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Archivos de cardiología de México

versión On-line ISSN 1665-1731versión impresa ISSN 1405-9940

Arch. Cardiol. Méx. vol.82 no.3 Ciudad de México jul./sep. 2012


Investigaciones clínicas


Autoimmunity as a possible predisposing factor for Stenotrophomonas maltophilia endocarditis


Autoinmunidad como posible factor predisponente para endocarditis por Stenotrophomonas maltophilia


Jorge R. Carrillo-Córdova, Luis M. Amezcua-Guerra*


Department of Immunology, Instituto Nacional de Cardiología Ignacio Chávez, Mexico City, Mexico.


* Corresponding author at:
Department of Immunology,
Instituto Nacional de Cardiología Ignacio Chávez. Juan Badiano 1,
Sección XVI, Tlalpan. Z.P. 14080. México City, México.
Tel.: +52 (55) 5573 2911; fax: +52 (55) 5573 0994.
E-mail address: (L.M. Amezcua-Guerra).


Received 31 May 2011.
Accepted 13 March 2012.




Only 40 cases of Stenotrophomonas maltophilia (S. maltophilia) endocarditis have been reported to date, and there is no description in patients with underlying autoimmunity.

A 23-year-old woman with systemic lupus erythematosus (SLE) overlapping rheumatoid arthritis (RA) and no risk factors for endocarditis was admitted in our hospital because of community-acquired tricuspid valve endocarditis. During hospitalization, she was complicated with pulmonary thromboembolism and pneumonia. Laboratory showed autoimmune diathesis featured by anti-cyclic citrullinated peptide (anti-CCP), anti-Sm, anti-Ro/SSA, anti-cardiolipin, anti-(β2 glycoprotein 1, and antinuclear antibodies, rheumatoid factor (RF), low complement, lymphopenia and C-reactive protein (CRP) of 425 mg/L.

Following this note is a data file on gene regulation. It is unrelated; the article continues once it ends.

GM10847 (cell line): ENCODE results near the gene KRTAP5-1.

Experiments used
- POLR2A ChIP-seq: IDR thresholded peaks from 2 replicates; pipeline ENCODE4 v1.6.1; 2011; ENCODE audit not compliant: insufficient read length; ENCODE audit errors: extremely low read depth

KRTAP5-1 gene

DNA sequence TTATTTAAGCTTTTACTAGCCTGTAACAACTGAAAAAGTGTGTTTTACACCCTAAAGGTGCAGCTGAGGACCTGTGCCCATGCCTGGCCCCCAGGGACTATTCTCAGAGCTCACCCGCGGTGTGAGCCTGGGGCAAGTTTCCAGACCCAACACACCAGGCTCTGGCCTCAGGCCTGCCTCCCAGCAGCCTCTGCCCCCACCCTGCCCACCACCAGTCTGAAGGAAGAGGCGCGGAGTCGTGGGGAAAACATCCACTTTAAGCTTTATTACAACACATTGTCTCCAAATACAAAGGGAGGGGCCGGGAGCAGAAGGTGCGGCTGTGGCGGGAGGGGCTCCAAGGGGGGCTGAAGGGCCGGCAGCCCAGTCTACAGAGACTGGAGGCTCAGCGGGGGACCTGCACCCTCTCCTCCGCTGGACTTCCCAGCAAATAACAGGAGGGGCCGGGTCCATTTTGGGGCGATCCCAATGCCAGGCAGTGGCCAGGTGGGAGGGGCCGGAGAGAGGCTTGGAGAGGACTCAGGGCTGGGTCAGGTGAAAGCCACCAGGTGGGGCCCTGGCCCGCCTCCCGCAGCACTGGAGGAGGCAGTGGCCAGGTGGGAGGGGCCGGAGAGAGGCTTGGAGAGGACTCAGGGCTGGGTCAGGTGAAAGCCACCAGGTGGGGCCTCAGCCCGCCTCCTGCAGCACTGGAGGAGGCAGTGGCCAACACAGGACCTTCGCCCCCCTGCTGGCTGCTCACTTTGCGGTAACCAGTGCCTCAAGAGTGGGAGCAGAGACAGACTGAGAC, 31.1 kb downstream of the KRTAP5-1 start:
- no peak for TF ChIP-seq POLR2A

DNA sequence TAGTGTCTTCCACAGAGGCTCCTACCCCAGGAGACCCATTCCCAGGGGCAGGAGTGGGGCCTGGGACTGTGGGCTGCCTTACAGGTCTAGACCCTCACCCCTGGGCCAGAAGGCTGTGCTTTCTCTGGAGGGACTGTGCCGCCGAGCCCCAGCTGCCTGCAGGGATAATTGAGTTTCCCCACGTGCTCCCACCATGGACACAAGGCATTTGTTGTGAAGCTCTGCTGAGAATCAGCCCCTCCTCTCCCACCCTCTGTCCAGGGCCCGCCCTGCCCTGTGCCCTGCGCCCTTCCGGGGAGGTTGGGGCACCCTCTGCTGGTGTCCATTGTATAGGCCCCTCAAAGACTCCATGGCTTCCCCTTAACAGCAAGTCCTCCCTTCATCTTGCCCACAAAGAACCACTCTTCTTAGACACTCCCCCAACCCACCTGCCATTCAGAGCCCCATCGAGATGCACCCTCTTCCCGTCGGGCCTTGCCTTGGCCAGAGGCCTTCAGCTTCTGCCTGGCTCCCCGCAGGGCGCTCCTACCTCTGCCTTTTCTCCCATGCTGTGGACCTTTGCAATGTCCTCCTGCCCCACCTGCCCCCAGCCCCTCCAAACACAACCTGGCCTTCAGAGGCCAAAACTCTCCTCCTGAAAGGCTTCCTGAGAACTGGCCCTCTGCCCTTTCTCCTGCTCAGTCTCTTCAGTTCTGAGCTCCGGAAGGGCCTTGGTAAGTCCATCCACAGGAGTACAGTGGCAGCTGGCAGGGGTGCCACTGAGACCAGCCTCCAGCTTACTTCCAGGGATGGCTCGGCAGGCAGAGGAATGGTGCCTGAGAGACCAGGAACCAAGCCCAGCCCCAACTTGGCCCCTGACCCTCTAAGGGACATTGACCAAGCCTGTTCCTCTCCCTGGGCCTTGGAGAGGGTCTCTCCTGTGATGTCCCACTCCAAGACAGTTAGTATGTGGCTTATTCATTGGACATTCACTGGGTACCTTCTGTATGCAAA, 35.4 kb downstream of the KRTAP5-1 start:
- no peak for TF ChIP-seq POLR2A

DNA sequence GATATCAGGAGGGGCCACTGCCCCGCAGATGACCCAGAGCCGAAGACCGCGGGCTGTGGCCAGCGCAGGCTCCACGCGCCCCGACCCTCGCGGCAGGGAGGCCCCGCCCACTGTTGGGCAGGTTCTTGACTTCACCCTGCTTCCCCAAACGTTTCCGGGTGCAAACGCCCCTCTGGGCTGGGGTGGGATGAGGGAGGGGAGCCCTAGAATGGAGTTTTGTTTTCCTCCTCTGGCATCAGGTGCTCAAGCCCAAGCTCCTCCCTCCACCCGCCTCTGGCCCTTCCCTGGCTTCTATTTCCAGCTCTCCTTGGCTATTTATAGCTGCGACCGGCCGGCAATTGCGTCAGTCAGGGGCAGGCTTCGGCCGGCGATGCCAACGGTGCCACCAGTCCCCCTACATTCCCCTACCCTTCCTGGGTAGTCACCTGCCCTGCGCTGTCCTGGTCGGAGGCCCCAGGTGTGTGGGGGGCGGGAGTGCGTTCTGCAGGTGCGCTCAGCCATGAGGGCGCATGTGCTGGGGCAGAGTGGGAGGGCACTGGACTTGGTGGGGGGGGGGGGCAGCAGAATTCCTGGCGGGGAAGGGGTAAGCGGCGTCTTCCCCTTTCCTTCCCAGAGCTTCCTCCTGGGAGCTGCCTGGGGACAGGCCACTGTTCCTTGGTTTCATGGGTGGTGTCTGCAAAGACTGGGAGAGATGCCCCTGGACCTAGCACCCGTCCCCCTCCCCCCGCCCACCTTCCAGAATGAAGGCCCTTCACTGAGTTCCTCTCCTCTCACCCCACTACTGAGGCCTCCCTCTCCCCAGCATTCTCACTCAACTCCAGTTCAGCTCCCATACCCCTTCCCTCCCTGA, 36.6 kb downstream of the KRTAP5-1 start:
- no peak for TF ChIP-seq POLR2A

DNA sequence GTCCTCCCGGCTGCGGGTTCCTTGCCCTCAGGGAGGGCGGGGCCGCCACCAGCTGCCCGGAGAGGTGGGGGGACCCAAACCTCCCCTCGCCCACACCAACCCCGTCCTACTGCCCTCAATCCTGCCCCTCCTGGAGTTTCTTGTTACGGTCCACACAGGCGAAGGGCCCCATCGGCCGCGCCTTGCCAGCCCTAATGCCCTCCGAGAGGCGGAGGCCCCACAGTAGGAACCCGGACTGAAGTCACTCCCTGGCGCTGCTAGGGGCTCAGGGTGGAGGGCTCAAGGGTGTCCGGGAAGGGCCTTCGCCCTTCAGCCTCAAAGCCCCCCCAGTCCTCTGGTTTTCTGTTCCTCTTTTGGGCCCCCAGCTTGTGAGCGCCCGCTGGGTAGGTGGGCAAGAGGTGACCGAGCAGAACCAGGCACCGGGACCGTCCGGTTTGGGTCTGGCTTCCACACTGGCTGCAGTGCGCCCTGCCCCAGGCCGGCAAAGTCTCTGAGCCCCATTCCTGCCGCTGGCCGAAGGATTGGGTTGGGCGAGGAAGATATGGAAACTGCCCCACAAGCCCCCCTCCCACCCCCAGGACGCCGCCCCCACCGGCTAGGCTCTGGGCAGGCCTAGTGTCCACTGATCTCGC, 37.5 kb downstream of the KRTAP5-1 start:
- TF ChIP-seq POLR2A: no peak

S. maltophilia grew in serial blood culture sets. Empirical broad-spectrum antimicrobials were ineffective until trimethoprim/sulfamethoxazole (TMP/SMX) was added to therapy. One month after admission, the patient underwent successful surgical replacement of the tricuspid valve and the subsequent course was satisfactory, allowing her to be discharged 14 days after. Nowadays, she remains free of complaints and her cardiac, renal and pulmonary functioning is stable. Noteworthy is that all auto-antibodies have been persistently raised over time.

Here, we present a compilation of the available information about S. maltophilia endocarditis, and suggest that autoimmunity could be included as a novel predisposing factor for S. maltophilia endocarditis.

Keywords: Endocarditis; Stenotrophomonas maltophilia; Systemic lupus erythematosus; Rheumatoid arthritis; Mexico.



Actualmente sólo existen 40 casos descritos de endocarditis por Stenotrophomonas maltophilia (S. maltophilia), ninguno de los cuales tenía una enfermedad autoinmune subyacente.

Una mujer de 23 años con imbricación de lupus eritematoso sistémico (LES) y artritis reuma-Artritis reumatoide; toide (AR), ingresó a nuestro Instituto por endocarditis de la válvula tricúspide adquirida en México comunidad. La paciente presentó como complicaciones tromboembolia pulmonar y neumonía, se encontraron anticuerpos contra péptidos cíclicos citrulinados (anti-CCP), antinucleares, anti-Sm, anti-Ro/SSA, anti-cardiolipina y anti-(β2 glucoproteína 1, factor reumatoide (FR), complementopenia, linfopenia y proteína C reactiva (PCR) de 425 mg/L.